- Last Updated: 03 December 2018 03 December 2018
Roosevelt High School is one of 56 schools from throughout the country that will create ornaments to accompany the National Christmas Tree in Washington D.C.
Fifty-six schools across the country are creating one-of-a-kind ornaments for the 2018 National Christmas Tree experience on the Ellipse in President’s Park in Washington, D.C. These handcrafted ornaments will adorn 56 smaller trees that surround the National Christmas Tree. The 56 trees represent each U.S. state, territory and the District of Columbia as part of the America Celebrates display.
The America Celebrates display is one of the highlights of the National Christmas Tree experience, which will begin on November 28 with the 96th Annual National Christmas Tree Lighting Ceremony. Each school will create ornaments that celebrate its state, district or territory. Learn about last year’s artists and ornaments.
Through a partnership with the National Park Service, the U.S. Department of Education worked with state art and education agencies to identify middle and high schools whose students would create the ornaments. The project is funded by the National Park Foundation.
"It's an excitement and privilege; patriotism at its best,” Gavin Kumar, a ninth-grade student at Leonardtown High School in Leonardtown, Maryland said. “I'm excited that my artwork is going to be on display for thousands of people to see."
“We are very honored for our class to have such a great opportunity to represent the state of Michigan at the National Christmas Tree display," Aniyah Moore, a 12th-grade student at Carman-Ainsworth High School in Flint, Michigan said. "It will be fun to create the ornaments, and to show our creativity for our state.”
"I'm honored our small school has the opportunity to represent the beautiful Big Sky State, through art, at a national level,” Elizabeth Donahue, a ninth-grade student at Roundup Junior/Senior High School in Roundup, Montana said.
The National Christmas Tree Lighting has strong ties to education. In 1923, a letter arrived at the White House from the District of Columbia Public Schools proposing that a decorated Christmas tree be placed on the South Lawn of the White House. On Christmas Eve that year, President Calvin Coolidge walked from the Oval Office to the Ellipse and pushed a button that lit the first National Christmas Tree. It was a 48-foot fir donated by Middlebury College in Vermont.
Today’s National Christmas Tree is a living Colorado blue spruce from Virginia, which can be viewed year-round in President’s Park. This year’s National Christmas Tree Lighting Ceremony will kick off the holiday season with live musical performances, special guests and the official lighting of the National Christmas Tree. The festivities continue with a daily lighting of the National Christmas Tree, free evening musical performances and a chance to see the 56 state, district and territory trees and their ornaments up close from December 1, 2018 through January 1, 2019.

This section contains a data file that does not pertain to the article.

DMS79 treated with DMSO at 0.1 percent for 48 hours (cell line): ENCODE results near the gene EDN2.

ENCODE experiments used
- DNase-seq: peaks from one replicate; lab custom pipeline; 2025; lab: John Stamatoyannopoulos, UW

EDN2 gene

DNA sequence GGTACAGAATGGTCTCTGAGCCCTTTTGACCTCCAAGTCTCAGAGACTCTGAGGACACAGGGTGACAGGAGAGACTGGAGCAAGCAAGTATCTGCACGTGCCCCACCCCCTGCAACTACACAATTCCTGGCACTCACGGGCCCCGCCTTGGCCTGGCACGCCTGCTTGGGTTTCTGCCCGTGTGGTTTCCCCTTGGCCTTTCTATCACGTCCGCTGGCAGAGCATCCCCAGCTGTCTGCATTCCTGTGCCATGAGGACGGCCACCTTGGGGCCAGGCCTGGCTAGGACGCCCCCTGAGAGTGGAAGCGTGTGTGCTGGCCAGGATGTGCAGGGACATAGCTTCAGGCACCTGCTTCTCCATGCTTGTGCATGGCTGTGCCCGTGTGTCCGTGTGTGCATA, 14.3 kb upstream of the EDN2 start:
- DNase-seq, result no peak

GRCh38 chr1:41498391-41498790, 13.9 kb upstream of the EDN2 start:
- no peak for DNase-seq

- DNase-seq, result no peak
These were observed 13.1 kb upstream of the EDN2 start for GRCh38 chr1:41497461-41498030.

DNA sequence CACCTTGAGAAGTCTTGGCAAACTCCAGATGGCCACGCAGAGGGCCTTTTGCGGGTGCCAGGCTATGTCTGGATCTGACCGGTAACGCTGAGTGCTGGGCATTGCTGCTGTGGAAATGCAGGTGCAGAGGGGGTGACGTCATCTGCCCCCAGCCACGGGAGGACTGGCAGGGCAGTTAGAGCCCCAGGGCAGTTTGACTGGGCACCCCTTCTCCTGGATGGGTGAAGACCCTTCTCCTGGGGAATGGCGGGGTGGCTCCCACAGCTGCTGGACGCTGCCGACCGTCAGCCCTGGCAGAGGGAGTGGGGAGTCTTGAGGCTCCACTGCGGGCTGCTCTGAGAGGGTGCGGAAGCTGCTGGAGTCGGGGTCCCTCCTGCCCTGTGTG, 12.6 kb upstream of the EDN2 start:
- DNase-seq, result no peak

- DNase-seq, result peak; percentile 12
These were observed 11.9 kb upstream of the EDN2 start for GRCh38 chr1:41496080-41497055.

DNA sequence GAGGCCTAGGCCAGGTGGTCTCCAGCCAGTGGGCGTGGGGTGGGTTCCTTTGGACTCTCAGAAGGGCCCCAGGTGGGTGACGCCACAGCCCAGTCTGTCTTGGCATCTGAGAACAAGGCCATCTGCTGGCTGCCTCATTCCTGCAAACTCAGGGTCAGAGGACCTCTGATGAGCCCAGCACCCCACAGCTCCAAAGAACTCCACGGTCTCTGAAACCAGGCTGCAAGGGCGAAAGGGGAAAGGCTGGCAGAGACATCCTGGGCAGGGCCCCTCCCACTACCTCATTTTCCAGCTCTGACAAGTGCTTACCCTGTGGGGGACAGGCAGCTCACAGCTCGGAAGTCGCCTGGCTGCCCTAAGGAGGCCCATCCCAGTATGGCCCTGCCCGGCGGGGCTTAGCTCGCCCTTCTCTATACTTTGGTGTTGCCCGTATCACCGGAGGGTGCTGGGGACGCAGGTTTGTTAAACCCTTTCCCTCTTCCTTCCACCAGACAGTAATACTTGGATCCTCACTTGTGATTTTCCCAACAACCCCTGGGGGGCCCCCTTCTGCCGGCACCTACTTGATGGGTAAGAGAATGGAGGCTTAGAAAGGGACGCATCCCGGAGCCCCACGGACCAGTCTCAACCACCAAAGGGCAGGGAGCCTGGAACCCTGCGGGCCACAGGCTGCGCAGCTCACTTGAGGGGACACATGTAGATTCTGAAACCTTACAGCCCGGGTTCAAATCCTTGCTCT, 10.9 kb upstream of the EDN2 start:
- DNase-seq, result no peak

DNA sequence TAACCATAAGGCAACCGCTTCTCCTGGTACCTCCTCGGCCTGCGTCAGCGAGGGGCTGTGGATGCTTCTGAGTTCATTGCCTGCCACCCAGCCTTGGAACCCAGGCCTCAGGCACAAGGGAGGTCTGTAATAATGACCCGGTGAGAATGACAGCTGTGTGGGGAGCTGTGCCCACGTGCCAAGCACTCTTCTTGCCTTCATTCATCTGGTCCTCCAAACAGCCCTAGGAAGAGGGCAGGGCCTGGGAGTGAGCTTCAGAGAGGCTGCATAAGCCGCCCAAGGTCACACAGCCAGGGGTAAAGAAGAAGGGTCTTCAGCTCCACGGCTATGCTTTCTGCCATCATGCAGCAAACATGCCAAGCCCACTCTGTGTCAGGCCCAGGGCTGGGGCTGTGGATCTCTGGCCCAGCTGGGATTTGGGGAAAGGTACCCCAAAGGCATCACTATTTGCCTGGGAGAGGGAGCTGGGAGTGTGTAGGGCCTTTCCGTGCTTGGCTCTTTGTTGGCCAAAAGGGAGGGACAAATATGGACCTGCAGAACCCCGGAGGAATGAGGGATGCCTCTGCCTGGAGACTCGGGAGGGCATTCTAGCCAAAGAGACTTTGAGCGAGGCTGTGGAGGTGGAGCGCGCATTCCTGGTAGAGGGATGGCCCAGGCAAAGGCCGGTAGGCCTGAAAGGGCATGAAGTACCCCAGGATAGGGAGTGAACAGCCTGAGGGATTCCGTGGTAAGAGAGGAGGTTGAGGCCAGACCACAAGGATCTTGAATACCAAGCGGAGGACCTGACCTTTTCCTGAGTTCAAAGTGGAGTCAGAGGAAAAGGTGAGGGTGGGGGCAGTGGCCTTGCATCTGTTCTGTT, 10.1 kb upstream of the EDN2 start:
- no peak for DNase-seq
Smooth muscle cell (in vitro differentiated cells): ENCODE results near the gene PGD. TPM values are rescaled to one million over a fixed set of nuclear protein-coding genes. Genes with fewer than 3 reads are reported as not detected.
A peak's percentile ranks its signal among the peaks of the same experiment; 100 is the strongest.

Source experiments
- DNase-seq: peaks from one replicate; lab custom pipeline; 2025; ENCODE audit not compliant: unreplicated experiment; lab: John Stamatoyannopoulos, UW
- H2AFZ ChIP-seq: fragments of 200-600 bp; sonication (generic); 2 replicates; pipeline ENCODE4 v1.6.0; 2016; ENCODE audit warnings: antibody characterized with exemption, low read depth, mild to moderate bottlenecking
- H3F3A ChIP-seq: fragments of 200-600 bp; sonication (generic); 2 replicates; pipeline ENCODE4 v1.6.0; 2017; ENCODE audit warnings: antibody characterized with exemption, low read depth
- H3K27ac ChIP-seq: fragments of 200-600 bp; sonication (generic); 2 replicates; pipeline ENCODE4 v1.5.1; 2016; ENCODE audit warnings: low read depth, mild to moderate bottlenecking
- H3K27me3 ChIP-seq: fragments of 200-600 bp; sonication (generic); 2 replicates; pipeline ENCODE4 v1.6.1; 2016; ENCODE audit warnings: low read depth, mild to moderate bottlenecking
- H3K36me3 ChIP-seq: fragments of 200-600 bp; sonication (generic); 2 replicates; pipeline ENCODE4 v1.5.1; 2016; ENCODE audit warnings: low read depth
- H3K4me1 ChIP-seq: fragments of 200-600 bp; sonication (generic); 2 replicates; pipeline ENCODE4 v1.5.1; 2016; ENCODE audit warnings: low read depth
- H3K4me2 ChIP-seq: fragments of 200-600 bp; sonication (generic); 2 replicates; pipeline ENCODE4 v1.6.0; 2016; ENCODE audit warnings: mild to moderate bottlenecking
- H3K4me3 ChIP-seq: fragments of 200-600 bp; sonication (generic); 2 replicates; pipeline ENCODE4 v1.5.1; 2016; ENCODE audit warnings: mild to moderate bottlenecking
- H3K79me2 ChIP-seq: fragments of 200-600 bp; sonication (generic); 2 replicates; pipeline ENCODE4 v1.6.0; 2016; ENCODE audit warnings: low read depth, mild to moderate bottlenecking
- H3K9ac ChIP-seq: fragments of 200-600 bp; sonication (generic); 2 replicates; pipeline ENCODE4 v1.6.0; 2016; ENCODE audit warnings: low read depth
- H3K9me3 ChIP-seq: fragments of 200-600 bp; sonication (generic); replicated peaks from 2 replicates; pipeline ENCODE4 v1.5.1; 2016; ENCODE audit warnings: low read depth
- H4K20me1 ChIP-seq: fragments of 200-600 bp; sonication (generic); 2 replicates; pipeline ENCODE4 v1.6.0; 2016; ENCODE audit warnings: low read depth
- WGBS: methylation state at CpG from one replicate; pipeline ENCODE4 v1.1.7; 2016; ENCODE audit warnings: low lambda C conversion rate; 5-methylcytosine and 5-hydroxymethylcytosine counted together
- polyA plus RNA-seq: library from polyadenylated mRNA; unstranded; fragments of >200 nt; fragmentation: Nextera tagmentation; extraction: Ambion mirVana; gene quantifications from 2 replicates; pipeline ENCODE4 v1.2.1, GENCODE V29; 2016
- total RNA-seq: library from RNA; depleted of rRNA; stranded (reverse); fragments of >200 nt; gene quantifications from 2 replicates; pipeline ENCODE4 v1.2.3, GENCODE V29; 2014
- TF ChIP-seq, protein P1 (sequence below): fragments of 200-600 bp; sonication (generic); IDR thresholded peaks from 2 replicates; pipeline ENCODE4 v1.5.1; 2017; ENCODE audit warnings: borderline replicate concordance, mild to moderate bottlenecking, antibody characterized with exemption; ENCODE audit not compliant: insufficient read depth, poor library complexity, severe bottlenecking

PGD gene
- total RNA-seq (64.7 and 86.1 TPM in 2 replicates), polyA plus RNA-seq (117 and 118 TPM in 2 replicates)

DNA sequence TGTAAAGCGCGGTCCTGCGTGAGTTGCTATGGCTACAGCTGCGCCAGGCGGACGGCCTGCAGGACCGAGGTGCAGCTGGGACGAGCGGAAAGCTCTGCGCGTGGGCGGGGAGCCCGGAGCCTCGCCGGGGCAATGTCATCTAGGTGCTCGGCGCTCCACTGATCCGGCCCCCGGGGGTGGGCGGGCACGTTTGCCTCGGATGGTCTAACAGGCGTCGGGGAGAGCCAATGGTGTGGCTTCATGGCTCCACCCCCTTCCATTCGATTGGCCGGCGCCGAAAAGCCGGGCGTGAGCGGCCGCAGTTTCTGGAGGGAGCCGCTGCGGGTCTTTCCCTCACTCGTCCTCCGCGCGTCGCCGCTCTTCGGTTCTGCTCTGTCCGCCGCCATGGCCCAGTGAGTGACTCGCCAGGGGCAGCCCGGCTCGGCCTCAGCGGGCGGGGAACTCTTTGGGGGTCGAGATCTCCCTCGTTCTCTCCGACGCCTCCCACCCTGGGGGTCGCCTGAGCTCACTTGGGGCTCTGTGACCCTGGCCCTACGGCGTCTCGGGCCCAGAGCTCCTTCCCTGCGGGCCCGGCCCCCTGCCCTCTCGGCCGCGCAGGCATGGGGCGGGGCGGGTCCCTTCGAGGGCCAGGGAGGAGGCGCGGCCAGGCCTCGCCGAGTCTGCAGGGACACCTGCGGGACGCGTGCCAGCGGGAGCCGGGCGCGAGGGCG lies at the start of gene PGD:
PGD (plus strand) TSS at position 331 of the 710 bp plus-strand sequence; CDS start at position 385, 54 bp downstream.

For more event information and updates, please visit www.thenationaltree.org and follow the National Christmas Tree on Twitter at @TheNationalTree. Join the conversation online using the hashtag #NCTL2018.
About the National Park Service: More than 20,000 National Park Service employees care for America’s 417 national parks and work with communities across the nation to help preserve local history and create close-to-home recreational opportunities. The National Park Service has cared for the White House and its grounds since 1933. President’s Park, which includes the Ellipse and Lafayette Park, was officially included in the national park system in 1961. Visit us at: www.nps.gov, on Facebook: www.facebook.com/nationalparkservice, Twitter: www.twitter.com/natlparkservice, and YouTube: www.youtube.com/nationalparkservice.
About the U.S. Department of Education: The original Department of Education was created in 1867 to collect information on schools and teaching that would help states establish effective school systems. In 1980, Congress established the U.S. Department of Education as a Cabinet-level agency. While the agency’s name and location within the Executive Branch have changed over the past 150 years, this early emphasis on getting information on what works in education to teachers and education policymakers continues to the present day. Today, the Department operates programs that touch on every area and level of education. Its elementary and secondary programs annually serve over 18,000 school districts and more than 55 million students attending nearly 100,000 public schools and approximately 35,000 private schools. Department programs also provide grant, loan, and work-study assistance to about 16 million postsecondary students.
About the National Park Foundation: Celebrating 50 years, the National Park Foundation is the official charity of America’s national parks and nonprofit partner to the National Park Service. Chartered by Congress in 1967, the National Park Foundation raises private funds to help PROTECT more than 84 million acres of national parks through critical conservation and preservation efforts, CONNECT all Americans with their incomparable natural landscapes, vibrant culture and rich history, and INSPIRE the next generation of park stewards. In 2016, commemorating the National Park Service’s 100th anniversary, the Foundation launched The Centennial Campaign for America’s National Parks, a comprehensive fundraising campaign to strengthen and enhance the future of these national treasures for the next hundred years. Find out more and become a part of the national park community at www.nationalparks.org.